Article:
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Industrialized Brazilian pé de moleque.

Pé de moleque (Portuguese: [ˈpɛ dʒi muˈlɛki]) (literally "boy's foot" in Portuguese) is a traditional candy from the Brazilian cuisine made of peanuts and jaggery or molasses. The origin of its name lies in the fact that most paved streets of colonial Brazil were made by laying down various odd rocks in a loose layer of sand, and having street children stomp on them to flatten the surface. While cobblestone streets are called rua de paralelepípedos and unpaved streets rua de barro (literally, "clay street"), those made by the method described above came to be named pé de moleque. Since the appearance of the peanuts stuck together by molasses was found to be similar to that of these type of street, the candy took the same name.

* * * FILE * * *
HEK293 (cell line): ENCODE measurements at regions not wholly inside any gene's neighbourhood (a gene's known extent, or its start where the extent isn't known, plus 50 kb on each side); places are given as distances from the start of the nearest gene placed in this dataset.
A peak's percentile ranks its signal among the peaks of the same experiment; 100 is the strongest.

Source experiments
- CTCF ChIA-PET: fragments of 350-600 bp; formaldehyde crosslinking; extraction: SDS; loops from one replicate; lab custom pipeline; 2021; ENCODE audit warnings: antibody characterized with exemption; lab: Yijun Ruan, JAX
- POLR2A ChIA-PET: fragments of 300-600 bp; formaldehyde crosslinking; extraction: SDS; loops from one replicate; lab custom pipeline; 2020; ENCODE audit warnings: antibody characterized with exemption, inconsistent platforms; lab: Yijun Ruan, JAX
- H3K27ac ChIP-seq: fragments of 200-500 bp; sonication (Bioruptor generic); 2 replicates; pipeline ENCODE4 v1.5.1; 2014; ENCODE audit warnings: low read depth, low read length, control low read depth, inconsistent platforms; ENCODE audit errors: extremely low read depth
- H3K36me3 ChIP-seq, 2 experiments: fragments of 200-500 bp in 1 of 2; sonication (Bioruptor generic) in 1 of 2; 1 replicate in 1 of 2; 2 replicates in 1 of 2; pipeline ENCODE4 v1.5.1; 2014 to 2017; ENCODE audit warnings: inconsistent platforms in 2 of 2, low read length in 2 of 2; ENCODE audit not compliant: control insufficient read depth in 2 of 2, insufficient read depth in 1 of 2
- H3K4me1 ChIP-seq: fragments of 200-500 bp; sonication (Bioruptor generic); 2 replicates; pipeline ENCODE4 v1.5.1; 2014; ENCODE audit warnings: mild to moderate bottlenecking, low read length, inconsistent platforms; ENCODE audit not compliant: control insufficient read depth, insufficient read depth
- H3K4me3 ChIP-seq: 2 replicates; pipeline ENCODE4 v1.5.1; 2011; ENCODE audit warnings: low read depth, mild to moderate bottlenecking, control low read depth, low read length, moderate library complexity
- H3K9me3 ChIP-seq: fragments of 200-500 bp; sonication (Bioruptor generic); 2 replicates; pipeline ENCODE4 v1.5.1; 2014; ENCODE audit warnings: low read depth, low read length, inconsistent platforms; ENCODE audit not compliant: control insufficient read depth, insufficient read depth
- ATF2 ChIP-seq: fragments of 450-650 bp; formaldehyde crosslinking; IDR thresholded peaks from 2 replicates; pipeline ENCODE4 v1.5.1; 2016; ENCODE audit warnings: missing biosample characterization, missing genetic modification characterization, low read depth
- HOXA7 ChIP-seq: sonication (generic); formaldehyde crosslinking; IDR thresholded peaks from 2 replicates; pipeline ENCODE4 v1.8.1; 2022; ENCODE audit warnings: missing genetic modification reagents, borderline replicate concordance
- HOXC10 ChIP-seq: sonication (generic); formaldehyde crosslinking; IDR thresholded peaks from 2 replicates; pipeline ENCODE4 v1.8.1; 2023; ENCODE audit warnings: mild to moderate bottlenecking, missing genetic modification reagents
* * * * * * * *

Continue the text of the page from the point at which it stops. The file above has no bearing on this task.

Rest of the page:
The candy is prepared by mixing roasted, peeled peanuts with melted brown sugar or rapadura, with or without the addition of macerated peanuts as well. The mixture is gently stirred over low heat until it gets close to crystallizing. Then the mixture is placed on a plain stone or metal surface (preferably thinly oiled with butter to ease removal) in pieces similar in size to cookies. This traditional preparation results in soft, irregularly-shaped sweets of a dark brown color. Softness results from the incorporation of peanut oil.

Besides the traditional process, this candy is also produced industrially, by mixing melted sugar with peanuts and then pouring the mix into square molds, resulting in hard bars of a lighter color.This variety is also called chikki in India.

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